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Private Label OAIM001 

A young fluter who's emigrated from Scotland to Ireland, Kirsten has chosen the tunes carefully for her first album. Most tracks bridge the narrow sea between Scotland and Ireland in some way, whether by mixing Scottish and Irish pieces or by finding melodies which owe a debt to both sides of the Irish Sea. Perhaps Ms Allstaff sees herself as a Gallowglass, a Scottish mercenary pledged for life to an Irish clan. Or maybe not. In either case, this title tune heads a list of fascinating music which is described in the detailed notes with this CD.

The set of reels ending with John Blessing's combines a Shetland classic with a couple of Irish favourites. Pearl O'Shaughnessy's Barndance brings in the music of Donegal, that cultural bridge between Scots and Irish fiddling. The beautiful March Of The King Of Laois is akin to an old Scottish lament and is paired with a great modern pipe tune The Train Journey North, written by a Scotsman in Ireland. This is the first point where Kirsten's technique shows the strain of making a professional recording, and there are a few more nervy moments before the end, which is not at all surprising for a young player making her debut recording. Not that Kirsten is any stranger to performance: she has toured extensively with bands and dance shows.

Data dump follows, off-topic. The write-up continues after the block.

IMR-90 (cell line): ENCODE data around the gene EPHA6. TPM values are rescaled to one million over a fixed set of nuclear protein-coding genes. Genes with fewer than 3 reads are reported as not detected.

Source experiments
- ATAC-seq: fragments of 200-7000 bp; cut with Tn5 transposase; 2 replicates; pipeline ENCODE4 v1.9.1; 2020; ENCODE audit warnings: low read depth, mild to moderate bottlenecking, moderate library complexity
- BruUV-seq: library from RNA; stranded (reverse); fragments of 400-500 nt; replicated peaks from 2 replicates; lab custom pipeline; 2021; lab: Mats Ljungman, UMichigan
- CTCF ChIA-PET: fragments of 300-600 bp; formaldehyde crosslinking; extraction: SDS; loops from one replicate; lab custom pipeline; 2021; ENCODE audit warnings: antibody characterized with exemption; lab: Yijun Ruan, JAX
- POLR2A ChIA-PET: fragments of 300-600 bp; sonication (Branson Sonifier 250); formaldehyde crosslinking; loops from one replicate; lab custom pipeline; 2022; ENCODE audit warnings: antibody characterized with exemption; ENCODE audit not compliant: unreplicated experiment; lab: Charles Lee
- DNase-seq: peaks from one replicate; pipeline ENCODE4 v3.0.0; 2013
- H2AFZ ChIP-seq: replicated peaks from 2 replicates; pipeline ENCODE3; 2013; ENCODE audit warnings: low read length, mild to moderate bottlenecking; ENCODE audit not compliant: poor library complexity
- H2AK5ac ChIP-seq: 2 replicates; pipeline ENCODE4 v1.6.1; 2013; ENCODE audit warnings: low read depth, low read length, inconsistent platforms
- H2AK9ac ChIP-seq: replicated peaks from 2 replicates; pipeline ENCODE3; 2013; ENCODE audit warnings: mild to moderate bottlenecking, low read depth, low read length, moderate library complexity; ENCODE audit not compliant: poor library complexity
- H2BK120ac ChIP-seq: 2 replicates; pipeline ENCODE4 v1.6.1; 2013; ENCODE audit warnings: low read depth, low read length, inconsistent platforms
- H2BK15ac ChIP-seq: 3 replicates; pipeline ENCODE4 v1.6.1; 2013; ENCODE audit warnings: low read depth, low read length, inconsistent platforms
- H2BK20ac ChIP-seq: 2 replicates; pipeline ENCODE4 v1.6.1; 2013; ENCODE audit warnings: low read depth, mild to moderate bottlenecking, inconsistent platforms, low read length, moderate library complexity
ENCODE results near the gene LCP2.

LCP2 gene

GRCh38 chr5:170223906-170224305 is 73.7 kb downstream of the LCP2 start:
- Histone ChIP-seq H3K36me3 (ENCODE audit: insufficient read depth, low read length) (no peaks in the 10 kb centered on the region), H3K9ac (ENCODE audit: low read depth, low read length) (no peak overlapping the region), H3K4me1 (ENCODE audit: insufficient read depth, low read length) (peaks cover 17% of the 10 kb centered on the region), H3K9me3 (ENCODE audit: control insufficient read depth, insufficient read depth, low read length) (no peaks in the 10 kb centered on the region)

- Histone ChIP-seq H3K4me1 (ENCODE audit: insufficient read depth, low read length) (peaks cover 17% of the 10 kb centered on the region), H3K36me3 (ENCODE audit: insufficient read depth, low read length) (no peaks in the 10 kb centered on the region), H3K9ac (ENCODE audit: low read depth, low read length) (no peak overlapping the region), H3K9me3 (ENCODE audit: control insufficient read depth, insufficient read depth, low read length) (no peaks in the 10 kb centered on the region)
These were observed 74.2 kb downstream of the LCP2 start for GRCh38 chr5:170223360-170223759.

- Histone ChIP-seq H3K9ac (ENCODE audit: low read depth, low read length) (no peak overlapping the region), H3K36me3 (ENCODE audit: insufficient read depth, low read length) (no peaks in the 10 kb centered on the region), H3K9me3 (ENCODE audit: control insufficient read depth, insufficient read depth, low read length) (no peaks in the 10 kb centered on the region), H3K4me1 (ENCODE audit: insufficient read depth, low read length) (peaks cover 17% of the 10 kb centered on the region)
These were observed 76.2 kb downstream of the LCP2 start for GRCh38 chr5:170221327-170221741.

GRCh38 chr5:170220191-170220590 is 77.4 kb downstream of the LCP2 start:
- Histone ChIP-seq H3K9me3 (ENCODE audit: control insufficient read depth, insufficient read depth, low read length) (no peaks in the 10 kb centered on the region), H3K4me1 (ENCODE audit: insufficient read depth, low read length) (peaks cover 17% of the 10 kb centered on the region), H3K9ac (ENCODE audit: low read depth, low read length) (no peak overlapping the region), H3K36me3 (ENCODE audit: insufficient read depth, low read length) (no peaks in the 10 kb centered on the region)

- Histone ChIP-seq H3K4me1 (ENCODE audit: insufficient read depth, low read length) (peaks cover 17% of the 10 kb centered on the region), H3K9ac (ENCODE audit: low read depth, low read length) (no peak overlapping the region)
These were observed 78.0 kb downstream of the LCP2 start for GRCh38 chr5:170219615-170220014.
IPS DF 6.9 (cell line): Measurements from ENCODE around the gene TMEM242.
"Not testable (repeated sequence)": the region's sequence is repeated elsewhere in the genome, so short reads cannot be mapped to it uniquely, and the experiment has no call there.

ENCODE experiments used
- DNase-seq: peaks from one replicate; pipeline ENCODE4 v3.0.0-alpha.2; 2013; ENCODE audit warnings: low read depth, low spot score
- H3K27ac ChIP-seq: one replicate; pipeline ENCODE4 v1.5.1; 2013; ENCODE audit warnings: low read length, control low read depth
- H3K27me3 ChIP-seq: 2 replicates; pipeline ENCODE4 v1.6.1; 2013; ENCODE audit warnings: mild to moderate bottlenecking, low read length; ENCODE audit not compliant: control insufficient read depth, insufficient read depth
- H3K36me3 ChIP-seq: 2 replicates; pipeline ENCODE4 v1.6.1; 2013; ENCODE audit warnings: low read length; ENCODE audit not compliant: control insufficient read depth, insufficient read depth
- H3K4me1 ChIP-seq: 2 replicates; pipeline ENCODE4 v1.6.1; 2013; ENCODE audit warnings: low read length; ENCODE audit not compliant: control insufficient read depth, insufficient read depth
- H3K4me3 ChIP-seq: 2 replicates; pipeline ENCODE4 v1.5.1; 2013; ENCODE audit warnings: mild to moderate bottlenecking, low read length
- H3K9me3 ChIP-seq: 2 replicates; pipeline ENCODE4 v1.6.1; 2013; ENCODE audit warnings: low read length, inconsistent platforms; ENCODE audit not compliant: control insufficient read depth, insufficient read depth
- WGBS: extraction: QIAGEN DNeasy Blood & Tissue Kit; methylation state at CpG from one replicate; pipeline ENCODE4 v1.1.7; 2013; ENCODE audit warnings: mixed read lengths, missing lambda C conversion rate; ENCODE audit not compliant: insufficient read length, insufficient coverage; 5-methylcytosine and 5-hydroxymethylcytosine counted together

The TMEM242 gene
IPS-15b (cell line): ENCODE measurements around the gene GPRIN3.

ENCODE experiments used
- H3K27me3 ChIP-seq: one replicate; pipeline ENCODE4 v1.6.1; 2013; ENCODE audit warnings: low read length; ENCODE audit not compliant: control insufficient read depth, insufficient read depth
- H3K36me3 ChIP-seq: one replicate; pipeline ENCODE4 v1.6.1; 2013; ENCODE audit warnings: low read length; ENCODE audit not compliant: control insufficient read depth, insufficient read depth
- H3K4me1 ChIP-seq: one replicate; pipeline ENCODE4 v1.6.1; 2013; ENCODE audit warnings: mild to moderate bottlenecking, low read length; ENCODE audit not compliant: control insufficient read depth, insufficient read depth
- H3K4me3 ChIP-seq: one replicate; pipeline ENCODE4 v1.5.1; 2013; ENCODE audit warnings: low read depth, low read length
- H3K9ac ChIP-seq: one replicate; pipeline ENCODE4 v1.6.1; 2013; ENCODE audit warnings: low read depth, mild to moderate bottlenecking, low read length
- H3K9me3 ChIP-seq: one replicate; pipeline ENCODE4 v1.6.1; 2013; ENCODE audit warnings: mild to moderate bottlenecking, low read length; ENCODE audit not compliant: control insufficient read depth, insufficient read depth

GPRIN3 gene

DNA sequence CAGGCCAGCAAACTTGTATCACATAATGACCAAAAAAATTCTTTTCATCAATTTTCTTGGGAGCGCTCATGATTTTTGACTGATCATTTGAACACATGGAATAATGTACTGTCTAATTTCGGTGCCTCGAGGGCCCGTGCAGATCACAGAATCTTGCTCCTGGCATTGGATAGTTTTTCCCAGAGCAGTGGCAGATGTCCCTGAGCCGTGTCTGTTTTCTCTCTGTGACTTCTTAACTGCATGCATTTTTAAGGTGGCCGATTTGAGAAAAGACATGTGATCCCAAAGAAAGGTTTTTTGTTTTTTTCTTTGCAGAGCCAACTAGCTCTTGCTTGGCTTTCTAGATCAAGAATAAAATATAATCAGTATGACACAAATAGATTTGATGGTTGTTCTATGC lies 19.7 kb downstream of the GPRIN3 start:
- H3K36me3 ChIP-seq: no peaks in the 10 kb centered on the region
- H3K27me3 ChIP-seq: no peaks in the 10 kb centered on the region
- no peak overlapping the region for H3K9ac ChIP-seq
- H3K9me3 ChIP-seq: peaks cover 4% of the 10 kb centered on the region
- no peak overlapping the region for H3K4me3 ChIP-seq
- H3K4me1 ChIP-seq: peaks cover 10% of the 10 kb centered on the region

The mix of Scottish and Irish music continues with The Moneymusk, Bogan Lochan and Gordon Duncan's Famous Baravan alongside Paddy Kelly's Reel, Kitty Got A Clinking and a new jig to me called The Gown And Apron. The curiously beautiful Mattiú's Waltz is an Allstaff original, and sits well with a haunting reel learnt from Niall Keegan. Reels and jigs skip back and forth across the North Channel until we come to the final waltz Leaving Brittany by the late great Johnny Cunningham. Kirsten is accompanied by several wonderfully talented musicians and her rich flute tone makes this album a joy to play along with, but beware: Ms Allstaff favours an Eb flute most of the time, so you may have to adapt a little to fit in with her music. It's worth the effort though, and if you get down to one of her sessions in Liscannor you'll know what to expect.

Alex Monaghan

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This album was reviewed in Issue 105 of The Living Tradition magazine.